(RNS) — Juneteenth, the newest U.S. federal holiday, will be commemorated nationally for just the third time on Monday (June 19). Juneteenth honors the day in 1865 when previously enslaved persons in Texas were informed by Major Gen. Gordon Granger that slavery had been effectively ended by presidential proclamation after the surrender of the Confederate Army.
Not surprisingly the proclamation gave way to community celebrations among those who learned they were now free. In the years that followed, the celebration spread, and, long before it became a national holiday, June 19 was marked by Black communities in cities and communities all over the country.
In our country, for many years, the celebration of freedom has been linked to the 4th of July. However, it is worth noting that not every American was free at the signing of the Declaration of Independence. Many Americans, including enslaved Africans, were anything but free in 1776.
That’s why incredible Americans such as Opal Lee advocated for the adoption of Juneteenth as a federal holiday. In 2016, at the age of 89, Lee walked from Texas to Washington to make her case for a Juneteenth holiday. Her vision was for this holiday to not only be for Black Americans, but for ALL Americans. She said, “Juneteenth will be the bridge that we can all go over. We should celebrate from June 19th to the 4th of July!”
There is a powerful spiritual parallel embedded in the story of Juneteenth. The freedom at the heart of the Christian faith from sin, death and the consequences of this fallen world is exactly what followers of Jesus proclaim as the “good news.” As the Apostle Paul wrote in his Letter to the Galatians, “It is for freedom that Christ (Jesus) has set us free.”
Seeing Juneteenth in this light means that the day should be an opportunity to celebrate the freedom that is coming to all Americans, regardless of the racial and ethnic makeup of your church. Sharing Juneteenth with people from different racial and ethnic backgrounds and united by a common faith is one of the most powerful ways to celebrate.
For those whose congregations are mostly white and don’t have relationships with Black congregations, Juneteenth offers a call to build relationships across race for the longhaul. This begins by reaching out with a posture of humility and a commitment to act.
Start by listening. Since the holiday itself is rooted in Black liberation, curiously engage with Black churches in your community with questions like “What does liberation for you look like today?” or “As brothers and sisters in Christ, how can we support your vision and share your joy?”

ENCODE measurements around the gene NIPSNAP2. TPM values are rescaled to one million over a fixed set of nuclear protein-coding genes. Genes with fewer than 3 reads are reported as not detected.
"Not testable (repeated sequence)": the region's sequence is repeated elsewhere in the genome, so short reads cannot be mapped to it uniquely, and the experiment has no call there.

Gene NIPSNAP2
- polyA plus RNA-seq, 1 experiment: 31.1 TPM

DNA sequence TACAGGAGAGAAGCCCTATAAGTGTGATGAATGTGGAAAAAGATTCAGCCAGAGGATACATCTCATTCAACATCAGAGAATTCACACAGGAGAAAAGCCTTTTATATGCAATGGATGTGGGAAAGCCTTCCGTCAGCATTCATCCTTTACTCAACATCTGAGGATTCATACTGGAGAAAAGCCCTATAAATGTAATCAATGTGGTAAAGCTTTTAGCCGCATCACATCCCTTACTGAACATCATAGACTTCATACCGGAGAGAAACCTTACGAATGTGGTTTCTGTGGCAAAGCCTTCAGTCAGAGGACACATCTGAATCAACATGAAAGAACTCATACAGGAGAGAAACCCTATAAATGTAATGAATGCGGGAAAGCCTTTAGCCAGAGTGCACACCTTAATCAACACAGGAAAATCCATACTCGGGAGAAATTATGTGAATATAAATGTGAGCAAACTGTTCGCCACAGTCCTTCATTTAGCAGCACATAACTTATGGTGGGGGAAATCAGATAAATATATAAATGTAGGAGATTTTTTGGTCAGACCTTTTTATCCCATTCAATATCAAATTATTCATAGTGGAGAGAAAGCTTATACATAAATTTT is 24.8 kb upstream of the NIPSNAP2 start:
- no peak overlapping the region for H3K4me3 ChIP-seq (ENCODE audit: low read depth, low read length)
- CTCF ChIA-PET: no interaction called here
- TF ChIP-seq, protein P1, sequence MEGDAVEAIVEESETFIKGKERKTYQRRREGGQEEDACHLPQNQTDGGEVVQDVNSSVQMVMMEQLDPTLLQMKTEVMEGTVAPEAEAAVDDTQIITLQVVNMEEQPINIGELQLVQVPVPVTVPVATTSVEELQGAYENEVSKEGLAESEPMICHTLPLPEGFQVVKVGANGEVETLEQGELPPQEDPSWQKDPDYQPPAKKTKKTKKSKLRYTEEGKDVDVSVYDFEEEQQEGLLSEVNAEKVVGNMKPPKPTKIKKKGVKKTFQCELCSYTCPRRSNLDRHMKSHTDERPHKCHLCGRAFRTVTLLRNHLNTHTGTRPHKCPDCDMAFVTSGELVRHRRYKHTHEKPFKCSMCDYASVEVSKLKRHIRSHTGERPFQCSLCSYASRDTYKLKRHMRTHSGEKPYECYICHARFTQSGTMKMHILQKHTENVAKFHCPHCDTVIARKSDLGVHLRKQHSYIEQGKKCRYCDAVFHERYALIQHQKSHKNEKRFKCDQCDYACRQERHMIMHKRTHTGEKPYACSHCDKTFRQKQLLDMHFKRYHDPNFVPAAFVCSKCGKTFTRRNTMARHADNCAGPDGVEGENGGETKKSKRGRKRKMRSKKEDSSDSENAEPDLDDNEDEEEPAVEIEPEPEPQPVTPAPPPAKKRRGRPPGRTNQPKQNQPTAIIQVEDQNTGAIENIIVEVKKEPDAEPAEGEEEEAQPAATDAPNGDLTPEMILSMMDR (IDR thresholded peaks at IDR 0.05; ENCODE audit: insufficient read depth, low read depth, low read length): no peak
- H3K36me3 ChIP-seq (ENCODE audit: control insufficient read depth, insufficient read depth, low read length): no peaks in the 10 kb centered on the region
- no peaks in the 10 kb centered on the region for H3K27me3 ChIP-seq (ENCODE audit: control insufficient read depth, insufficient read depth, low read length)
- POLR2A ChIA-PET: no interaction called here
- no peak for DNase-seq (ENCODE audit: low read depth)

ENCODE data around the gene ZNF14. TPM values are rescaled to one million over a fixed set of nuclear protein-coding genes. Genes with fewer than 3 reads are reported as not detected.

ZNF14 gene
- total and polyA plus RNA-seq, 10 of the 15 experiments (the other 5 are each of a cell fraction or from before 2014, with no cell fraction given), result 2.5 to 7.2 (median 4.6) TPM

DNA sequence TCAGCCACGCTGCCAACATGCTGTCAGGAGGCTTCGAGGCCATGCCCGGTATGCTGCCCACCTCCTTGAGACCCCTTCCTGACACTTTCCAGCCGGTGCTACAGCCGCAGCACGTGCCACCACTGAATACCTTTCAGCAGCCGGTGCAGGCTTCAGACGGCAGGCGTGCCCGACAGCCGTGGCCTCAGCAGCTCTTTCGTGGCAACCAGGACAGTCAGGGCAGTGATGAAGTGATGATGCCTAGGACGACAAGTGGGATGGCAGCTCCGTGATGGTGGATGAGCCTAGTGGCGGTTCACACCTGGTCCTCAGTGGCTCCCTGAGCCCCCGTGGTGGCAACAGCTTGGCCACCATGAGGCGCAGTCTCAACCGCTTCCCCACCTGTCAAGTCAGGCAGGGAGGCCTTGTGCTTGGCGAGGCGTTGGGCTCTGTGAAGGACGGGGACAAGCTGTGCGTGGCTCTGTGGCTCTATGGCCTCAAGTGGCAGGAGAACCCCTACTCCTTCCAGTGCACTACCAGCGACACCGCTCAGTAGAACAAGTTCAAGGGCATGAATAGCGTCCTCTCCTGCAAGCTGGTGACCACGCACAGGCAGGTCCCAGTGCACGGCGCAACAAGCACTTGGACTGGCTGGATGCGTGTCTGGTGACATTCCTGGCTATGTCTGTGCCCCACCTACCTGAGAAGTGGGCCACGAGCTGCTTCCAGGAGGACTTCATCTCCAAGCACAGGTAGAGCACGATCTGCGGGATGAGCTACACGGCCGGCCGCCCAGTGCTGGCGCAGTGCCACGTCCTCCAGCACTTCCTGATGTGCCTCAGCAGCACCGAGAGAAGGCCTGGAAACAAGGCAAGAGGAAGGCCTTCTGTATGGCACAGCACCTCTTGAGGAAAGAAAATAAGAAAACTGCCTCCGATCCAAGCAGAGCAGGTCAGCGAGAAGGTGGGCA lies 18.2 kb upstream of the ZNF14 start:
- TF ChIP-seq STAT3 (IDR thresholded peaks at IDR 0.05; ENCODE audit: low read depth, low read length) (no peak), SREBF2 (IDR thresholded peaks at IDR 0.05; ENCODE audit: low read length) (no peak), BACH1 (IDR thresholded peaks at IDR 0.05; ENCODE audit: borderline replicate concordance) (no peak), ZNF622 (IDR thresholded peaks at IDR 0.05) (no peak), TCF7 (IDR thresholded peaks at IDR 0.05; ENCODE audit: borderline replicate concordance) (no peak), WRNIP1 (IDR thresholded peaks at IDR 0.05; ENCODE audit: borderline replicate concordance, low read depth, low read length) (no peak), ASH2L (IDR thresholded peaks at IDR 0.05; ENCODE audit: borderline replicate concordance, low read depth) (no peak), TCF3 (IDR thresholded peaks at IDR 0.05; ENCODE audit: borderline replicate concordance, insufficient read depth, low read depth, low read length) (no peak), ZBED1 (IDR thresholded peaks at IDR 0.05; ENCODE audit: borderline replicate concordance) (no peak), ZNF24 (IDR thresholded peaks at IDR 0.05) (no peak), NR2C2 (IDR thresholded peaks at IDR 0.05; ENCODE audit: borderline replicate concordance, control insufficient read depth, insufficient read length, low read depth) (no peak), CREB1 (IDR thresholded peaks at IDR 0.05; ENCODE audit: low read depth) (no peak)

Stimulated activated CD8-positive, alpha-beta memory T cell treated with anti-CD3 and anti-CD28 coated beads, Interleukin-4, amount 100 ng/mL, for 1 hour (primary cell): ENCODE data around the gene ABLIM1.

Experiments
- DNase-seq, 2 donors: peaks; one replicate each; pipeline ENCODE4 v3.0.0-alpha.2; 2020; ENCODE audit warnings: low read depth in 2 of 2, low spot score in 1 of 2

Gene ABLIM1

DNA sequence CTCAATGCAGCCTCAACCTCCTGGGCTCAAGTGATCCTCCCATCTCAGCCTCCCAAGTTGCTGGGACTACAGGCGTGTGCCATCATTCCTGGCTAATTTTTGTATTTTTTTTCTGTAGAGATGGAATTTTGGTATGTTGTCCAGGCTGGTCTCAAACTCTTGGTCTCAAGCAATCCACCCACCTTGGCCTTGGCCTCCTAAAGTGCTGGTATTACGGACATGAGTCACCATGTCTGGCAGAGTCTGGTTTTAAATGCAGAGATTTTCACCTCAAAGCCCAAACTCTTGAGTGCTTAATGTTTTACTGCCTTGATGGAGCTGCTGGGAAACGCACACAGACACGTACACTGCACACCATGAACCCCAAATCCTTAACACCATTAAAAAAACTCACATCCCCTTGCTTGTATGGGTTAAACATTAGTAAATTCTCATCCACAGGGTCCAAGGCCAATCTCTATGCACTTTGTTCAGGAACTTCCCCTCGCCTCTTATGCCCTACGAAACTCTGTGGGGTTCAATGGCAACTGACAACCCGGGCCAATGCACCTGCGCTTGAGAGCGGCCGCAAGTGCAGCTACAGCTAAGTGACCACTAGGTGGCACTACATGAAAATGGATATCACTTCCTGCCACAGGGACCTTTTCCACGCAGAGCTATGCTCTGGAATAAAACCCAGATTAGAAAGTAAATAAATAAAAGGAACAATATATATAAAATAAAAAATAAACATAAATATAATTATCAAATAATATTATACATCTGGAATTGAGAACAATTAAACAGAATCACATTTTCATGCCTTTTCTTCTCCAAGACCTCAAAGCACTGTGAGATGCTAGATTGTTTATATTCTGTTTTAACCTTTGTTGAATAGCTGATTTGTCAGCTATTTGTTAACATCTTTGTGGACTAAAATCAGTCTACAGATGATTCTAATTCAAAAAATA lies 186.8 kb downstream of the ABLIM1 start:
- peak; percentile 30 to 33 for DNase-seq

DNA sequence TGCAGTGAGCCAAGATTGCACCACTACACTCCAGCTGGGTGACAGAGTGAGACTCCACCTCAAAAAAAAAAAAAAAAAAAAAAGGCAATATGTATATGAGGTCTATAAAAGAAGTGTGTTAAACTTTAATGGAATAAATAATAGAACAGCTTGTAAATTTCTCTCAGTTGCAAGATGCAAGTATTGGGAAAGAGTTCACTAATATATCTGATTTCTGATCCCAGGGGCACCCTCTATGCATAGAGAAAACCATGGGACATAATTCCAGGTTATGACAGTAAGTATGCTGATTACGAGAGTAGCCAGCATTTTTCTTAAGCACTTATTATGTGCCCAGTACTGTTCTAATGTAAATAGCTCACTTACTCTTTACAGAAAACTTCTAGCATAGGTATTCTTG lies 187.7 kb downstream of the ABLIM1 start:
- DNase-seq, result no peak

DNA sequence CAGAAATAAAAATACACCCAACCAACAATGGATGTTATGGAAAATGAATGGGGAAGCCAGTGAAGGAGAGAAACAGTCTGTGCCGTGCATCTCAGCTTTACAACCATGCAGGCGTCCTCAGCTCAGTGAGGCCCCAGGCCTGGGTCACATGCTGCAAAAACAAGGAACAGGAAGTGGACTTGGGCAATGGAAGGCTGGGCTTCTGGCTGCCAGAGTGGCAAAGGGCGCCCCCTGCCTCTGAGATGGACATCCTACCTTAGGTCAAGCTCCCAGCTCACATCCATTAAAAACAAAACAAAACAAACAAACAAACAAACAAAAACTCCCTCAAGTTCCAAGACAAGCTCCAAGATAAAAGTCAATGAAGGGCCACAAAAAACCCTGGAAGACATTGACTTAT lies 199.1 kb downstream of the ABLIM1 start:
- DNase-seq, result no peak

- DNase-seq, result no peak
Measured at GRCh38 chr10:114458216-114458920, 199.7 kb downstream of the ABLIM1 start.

If you aren’t there yet, that’s okay. Juneteenth for any congregation can be a meaningful marker, a day to commit to start walking “the bridge that we can all go over.” Take a first step by setting a commitment today for celebrating future Juneteenth holidays. Elevate the leadership and authority of Black individuals to guide you toward a shared vision. After all, they are the experts who already have over 150 years of cultural experience throwing a Juneteenth party.
No matter where you are, here are some tangible ways you can observe the day:
Join a community celebration: Many communities across the country have a Juneteenth celebration every year. Perhaps your church can join in a celebration that’s already occurring with others in your local community, often with musical performances, prayer, family gatherings and loads of fun. Juneteenth has many wonderful traditions such as eating red velvet cakes and drinking red drinks, honoring the blood of enslaved Americans. Other amazing foods can accompany the celebration and satisfy every kind of palate.
Watch a movie: Another Juneteenth tradition is to gather and watch movies by Black artists. In this spirit, consider going to the movie theater or hosting a screening of the new movie “Between Mercy and Me,” created by African American producer Craig Brown. It features an incredible story of a cross-culture relationship and a faith-driven storyline.
Learn as a church: Finally, consider supporting and learning more about organizations that are working within faith communities to promote racial healing and solidarity, such as the LivingUNDIVIDED program by UNDIVIDED, Inc. This multi-session program offers a cross-racial experiential journey in pursuit of racial healing, solidarity and justice. The experience fosters belonging, hope and deep community engagement, inspiring participants to be active change-agents within their communities. Learn more at undivided.us.
Whatever you decide to do, do something! Juneteenth is a holiday rich with traditions and opportunities for spiritual connections for any church. So may the spirit of freedom flow in your heart and in your church this Juneteenth.
Chuck Mingo is the founder of UNDIVIDED Inc, a racial justice organization, and is a teaching pastor at Crossroads Church in Ohio.